‘One-stop-shops’ for building retrofit taking shape in Europe
The push for all-in-one intermediaries that help homeowners plan building renovation works is taking shape as policymakers progress on the revision of two related EU directives.
With energy prices reaching new highs, speeding up renovation is becoming vital to address the cost-of-living crisis while reaching climate targets, and so-called ‘one-stop-shops’ are seen as a key way of switching up gear.
“Given the ambitious renovation objectives over the next decade”, it is “necessary to increase the role of independent market intermediaries including one-stop-shops,” reads the European Parliament’s position on the revised energy efficiency directive (EED), adopted on 13 July.
One-stop-shops are essentially designed to offer a smooth customer journey to ensure they get a better outcome in the end. It’s like “handholding through the renovation process”, says Louise Sunderland from the Regulatory Assistance Project, an energy and climate think-tank.
When it comes to renovations, the reality is lagging behind targets. In its 2020 Renovation Wave strategy, the EU set a target of renovating 2% of buildings per year. But the rate of deep renovation “stands at only 0.2% on average in the EU,” according to the Buildings Performance Institute Europe.
The EU’s building stock is responsible for about 40% of the EU’s energy use and 36% of the bloc’s emissions, making renovation a key priority for policymakers.
“Buildings essentially lie in the nexus of all climate policy, and this delay has forced us into playing catch up,” explained Sean Kelly, an Irish MEP representing the Parliament’s conservative EPP group on the revised Energy Performance of Buildings Directive (EPBD).
Overcoming renovation obstacles
For homeowners, attempting to renovate often feels like a journey involving bureaucracy, hidden costs and personal time.
“It is currently a jungle to navigate through different [energy] saving solutions,” explains Pernille Weiss, a conservative MEP from Denmark who is part of the European Parliament’s negotiating team on the EED’s revision. “The same goes for the preparation of financial plans based on individual financial circumstances,” she wrote in a recent op-ed for EURACTIV.
This is where the one-stop-shops come in. Whether privately run or government-operated, they are expected to take homeowners by the hand and guide them through the renovation process.
“One-stop-shops will facilitate the delivery of tailored energy efficiency measures, starting with worst performing buildings and households that are in energy poverty,” explains Quentin Galland, director of public affairs at Knauf Insulation.
“Such single points should provide technical advice on how to reach a zero-emission building, on an energy class scale, and also publicly report on the barriers that are preventing the implementation of the energy efficiency first principle,” he told EURACTIV.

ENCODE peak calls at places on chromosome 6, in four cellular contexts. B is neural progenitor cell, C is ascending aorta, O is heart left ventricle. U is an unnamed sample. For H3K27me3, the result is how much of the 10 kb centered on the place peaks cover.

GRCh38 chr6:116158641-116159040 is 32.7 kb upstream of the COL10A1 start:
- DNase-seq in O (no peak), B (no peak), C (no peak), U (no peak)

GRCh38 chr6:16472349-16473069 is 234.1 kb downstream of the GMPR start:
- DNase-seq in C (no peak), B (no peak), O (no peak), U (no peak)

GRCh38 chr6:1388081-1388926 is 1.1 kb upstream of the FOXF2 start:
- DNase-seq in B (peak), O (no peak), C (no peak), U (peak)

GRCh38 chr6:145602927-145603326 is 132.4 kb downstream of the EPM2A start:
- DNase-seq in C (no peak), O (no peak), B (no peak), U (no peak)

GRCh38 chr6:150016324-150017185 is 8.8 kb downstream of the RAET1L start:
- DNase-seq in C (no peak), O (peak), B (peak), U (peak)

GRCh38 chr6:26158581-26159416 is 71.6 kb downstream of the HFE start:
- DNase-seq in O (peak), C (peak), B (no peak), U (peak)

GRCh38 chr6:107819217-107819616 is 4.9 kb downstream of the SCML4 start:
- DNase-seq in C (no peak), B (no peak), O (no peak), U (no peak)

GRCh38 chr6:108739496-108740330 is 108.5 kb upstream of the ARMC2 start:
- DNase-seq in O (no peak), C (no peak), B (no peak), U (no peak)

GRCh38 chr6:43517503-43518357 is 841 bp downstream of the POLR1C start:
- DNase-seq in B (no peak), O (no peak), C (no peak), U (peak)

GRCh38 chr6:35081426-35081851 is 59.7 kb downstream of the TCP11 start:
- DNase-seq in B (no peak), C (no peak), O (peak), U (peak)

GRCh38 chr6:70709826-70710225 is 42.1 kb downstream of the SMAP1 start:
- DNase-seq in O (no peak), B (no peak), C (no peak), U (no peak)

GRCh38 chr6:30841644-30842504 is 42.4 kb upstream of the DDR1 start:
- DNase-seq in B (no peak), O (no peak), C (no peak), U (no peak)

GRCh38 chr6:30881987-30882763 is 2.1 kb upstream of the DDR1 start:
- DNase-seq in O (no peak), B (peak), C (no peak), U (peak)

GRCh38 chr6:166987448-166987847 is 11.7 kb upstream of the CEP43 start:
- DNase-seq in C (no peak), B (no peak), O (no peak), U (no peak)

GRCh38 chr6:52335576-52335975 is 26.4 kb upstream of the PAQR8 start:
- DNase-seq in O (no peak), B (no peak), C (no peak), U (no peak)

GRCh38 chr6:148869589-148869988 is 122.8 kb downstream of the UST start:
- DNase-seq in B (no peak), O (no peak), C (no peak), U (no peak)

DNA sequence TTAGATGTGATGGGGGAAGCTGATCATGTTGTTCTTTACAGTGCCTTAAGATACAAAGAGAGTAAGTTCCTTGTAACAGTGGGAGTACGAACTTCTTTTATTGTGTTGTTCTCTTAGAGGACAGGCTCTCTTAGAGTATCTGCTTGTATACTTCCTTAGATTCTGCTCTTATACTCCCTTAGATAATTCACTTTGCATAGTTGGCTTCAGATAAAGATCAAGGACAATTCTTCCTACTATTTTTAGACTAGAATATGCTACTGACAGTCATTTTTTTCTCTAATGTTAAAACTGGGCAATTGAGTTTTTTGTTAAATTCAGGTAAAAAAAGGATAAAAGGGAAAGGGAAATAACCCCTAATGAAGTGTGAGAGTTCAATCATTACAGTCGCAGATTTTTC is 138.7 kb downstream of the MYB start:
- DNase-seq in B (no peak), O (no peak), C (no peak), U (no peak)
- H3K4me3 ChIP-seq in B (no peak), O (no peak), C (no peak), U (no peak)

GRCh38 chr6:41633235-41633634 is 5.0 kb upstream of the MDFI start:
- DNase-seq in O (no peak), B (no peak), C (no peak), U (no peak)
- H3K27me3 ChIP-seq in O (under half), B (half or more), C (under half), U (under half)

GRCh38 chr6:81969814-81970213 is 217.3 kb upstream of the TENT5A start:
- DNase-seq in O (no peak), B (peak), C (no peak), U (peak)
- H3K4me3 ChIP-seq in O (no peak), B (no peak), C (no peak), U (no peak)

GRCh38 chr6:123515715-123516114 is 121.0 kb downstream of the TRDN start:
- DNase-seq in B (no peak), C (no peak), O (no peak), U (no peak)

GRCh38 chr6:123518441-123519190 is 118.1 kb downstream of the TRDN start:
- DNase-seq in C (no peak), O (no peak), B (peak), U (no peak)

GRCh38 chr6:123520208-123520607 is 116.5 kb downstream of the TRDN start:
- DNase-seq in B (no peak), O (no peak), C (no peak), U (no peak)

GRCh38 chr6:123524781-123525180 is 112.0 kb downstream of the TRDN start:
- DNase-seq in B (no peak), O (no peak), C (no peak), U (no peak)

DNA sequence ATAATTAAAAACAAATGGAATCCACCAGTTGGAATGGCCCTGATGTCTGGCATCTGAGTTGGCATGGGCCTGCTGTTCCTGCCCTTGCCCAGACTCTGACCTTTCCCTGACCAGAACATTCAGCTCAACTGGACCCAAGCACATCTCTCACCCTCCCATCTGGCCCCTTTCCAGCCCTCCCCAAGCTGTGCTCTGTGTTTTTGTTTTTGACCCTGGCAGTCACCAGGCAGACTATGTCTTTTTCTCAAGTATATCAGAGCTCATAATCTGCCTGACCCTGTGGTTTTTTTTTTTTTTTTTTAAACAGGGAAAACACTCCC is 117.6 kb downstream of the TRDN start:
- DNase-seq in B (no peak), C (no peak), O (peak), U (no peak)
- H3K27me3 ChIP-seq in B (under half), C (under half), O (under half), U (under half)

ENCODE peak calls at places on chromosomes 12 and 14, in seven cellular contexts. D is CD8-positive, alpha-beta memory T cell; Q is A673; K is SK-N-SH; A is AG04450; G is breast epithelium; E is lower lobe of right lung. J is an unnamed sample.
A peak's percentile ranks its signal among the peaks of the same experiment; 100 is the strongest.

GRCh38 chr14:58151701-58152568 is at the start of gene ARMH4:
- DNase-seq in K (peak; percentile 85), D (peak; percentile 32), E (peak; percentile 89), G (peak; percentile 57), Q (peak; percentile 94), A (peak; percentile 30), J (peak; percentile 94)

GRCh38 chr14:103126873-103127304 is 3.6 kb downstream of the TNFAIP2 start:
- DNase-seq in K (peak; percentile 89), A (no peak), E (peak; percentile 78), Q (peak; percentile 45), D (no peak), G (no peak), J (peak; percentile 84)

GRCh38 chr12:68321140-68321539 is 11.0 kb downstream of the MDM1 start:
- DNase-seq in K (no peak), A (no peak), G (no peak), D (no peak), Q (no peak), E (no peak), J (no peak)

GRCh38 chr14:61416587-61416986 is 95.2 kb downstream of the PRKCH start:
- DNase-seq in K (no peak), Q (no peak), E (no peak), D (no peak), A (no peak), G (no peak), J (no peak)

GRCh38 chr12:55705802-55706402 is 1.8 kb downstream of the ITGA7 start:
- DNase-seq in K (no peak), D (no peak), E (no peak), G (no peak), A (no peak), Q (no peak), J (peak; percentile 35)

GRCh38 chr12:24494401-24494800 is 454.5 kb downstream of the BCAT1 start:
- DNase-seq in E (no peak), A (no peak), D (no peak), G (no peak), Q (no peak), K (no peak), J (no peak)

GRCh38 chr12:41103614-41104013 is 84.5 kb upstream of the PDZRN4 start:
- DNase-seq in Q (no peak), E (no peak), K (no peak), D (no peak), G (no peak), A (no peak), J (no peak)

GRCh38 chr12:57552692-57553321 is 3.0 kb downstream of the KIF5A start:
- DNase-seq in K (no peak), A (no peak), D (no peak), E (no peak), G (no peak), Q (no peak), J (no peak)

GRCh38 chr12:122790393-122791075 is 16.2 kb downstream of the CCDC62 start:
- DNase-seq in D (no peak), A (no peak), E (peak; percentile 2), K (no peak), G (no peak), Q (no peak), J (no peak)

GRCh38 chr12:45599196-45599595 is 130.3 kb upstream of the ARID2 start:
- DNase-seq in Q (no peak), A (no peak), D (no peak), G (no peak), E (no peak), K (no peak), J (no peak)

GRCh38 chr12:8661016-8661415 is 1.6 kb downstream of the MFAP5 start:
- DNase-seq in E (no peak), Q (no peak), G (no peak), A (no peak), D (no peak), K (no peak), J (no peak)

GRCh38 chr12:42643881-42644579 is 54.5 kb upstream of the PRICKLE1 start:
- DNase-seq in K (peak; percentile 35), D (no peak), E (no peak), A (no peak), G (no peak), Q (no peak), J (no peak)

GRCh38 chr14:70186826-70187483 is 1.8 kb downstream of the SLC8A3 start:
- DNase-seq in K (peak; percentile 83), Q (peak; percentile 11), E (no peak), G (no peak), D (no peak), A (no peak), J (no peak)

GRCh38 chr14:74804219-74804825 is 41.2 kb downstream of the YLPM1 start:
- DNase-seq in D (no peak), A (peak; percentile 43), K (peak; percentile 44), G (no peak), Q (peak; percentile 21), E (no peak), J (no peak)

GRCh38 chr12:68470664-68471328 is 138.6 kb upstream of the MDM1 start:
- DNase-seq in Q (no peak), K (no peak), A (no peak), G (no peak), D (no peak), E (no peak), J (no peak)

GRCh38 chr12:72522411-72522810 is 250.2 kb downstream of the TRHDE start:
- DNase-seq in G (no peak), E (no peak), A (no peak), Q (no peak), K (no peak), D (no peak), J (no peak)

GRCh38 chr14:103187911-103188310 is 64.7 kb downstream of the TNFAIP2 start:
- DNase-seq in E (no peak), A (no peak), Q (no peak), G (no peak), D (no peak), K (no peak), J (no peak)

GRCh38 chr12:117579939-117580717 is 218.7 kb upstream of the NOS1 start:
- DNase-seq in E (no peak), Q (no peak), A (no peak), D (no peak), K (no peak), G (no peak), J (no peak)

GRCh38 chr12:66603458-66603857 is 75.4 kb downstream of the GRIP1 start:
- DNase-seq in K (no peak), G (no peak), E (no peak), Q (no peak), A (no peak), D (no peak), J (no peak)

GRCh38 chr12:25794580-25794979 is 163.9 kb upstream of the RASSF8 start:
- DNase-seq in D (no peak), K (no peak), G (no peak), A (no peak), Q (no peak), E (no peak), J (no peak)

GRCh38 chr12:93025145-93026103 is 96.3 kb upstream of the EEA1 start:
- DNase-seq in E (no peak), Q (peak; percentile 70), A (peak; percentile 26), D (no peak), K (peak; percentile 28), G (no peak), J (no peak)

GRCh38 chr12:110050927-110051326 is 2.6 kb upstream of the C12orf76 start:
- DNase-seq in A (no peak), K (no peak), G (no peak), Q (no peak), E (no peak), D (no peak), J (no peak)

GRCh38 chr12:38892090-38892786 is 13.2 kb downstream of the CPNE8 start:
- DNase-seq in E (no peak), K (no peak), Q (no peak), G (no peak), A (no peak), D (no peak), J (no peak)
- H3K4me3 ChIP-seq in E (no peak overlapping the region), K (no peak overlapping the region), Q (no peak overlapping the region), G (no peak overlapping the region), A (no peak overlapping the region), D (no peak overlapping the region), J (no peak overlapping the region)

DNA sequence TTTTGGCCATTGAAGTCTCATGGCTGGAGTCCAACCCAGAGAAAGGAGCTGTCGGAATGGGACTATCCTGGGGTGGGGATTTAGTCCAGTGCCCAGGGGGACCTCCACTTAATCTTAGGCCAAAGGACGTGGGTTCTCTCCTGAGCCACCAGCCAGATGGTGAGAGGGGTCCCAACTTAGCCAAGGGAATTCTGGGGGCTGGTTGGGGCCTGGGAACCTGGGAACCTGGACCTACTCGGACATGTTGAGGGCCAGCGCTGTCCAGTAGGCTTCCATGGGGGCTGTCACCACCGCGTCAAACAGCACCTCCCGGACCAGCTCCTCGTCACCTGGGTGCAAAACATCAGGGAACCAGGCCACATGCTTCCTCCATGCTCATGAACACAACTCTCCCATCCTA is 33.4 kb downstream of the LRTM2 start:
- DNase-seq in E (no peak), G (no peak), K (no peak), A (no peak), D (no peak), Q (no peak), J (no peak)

While the concept is promising, one-stop-shops are still a rarity. A 2018 report by the European Commission’s Joint Research Centre noted that only two or three were set up in each of the Nordic countries, as well as France and the Benelux region.
Brussels to the rescue?
One-stop-shops were originally meant to be addressed in the EU’s building directive, the EPBD. But the European Parliament charged ahead and slotted the concept into the EED as well.
“It makes sense for the EPBD to reference the definition of the one-stop-shop in the EED, which already has proven cross-group support,” explains Sean Kelly, the Irish conservative MEP.
But Danish MEP Morten Petersen, who leads work on the EPBD revision for the centrist Renew Europe group, warns against the risk of discrepancy. “We should ensure consistency between the two files on this as well as other issues,” he told EURACTIV.
The Parliament’s version of the EED indeed pushes the idea of one-stop-shops on multiple levels.
For one, it states that EU countries “shall support the proper functioning of the energy services market” by setting up and promoting “independent market intermediaries including one-stop-shops”.
In addition, the Commission “shall evaluate” whether an “energy efficiency mechanism at Union level” providing technical assistance – including one-stop-shops, and associated grants – could support the bloc’s energy and climate goals “in a cost-effective way.”
If the answer is yes, the Commission will then have to adopt a legislative proposal in March 2024 to further flesh out the idea.
It is still unclear whether one-stop-shops will survive talks with EU member states to finalise the EED, which are expected to conclude before the end of the year. In the meantime, MEPs in the Parliament’s industry committee will get a second chance to push the one-stop-shop concept when voting on the revised EPBD on 26 October.
Nikolaus J. Kurmayer, EurActiv.com
This article first appeared on EurActiv.com, an edie content partner
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